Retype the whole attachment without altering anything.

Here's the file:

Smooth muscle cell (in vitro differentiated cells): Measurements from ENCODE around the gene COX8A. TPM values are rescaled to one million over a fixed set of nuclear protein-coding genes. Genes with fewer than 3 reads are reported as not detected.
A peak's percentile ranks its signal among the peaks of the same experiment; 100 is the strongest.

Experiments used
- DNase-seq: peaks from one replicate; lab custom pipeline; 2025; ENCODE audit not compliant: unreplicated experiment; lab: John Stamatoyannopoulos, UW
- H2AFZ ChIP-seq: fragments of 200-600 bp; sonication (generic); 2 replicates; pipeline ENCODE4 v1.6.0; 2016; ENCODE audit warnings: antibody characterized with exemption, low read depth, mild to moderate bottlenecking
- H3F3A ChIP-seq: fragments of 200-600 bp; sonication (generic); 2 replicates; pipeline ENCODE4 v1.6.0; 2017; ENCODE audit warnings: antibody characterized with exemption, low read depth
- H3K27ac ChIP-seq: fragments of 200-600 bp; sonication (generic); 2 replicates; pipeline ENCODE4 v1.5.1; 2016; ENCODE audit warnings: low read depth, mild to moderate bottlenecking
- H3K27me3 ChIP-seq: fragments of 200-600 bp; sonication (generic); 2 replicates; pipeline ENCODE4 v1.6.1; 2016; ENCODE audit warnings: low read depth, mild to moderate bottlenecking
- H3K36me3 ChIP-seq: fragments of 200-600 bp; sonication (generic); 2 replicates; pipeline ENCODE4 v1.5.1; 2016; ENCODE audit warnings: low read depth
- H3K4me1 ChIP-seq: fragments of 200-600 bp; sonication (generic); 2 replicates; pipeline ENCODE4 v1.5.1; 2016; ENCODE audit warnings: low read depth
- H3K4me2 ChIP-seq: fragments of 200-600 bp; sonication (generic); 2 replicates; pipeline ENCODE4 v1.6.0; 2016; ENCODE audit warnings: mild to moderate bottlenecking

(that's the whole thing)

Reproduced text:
Smooth muscle cell (in vitro differentiated cells): Measurements from ENCODE around the gene COX8A. TPM values are rescaled to one million over a fixed set of nuclear protein-coding genes. Genes with fewer than 3 reads are reported as not detected.
A peak's percentile ranks its signal among the peaks of the same experiment; 100 is the strongest.

Experiments used
- DNase-seq: peaks from one replicate; lab custom pipeline; 2025; ENCODE audit not compliant: unreplicated experiment; lab: John Stamatoyannopoulos, UW
- H2AFZ ChIP-seq: fragments of 200-600 bp; sonication (generic); 2 replicates; pipeline ENCODE4 v1.6.0; 2016; ENCODE audit warnings: antibody characterized with exemption, low read depth, mild to moderate bottlenecking
- H3F3A ChIP-seq: fragments of 200-600 bp; sonication (generic); 2 replicates; pipeline ENCODE4 v1.6.0; 2017; ENCODE audit warnings: antibody characterized with exemption, low read depth
- H3K27ac ChIP-seq: fragments of 200-600 bp; sonication (generic); 2 replicates; pipeline ENCODE4 v1.5.1; 2016; ENCODE audit warnings: low read depth, mild to moderate bottlenecking
- H3K27me3 ChIP-seq: fragments of 200-600 bp; sonication (generic); 2 replicates; pipeline ENCODE4 v1.6.1; 2016; ENCODE audit warnings: low read depth, mild to moderate bottlenecking
- H3K36me3 ChIP-seq: fragments of 200-600 bp; sonication (generic); 2 replicates; pipeline ENCODE4 v1.5.1; 2016; ENCODE audit warnings: low read depth
- H3K4me1 ChIP-seq: fragments of 200-600 bp; sonication (generic); 2 replicates; pipeline ENCODE4 v1.5.1; 2016; ENCODE audit warnings: low read depth
- H3K4me2 ChIP-seq: fragments of 200-600 bp; sonication (generic); 2 replicates; pipeline ENCODE4 v1.6.0; 2016; ENCODE audit warnings: mild to moderate bottlenecking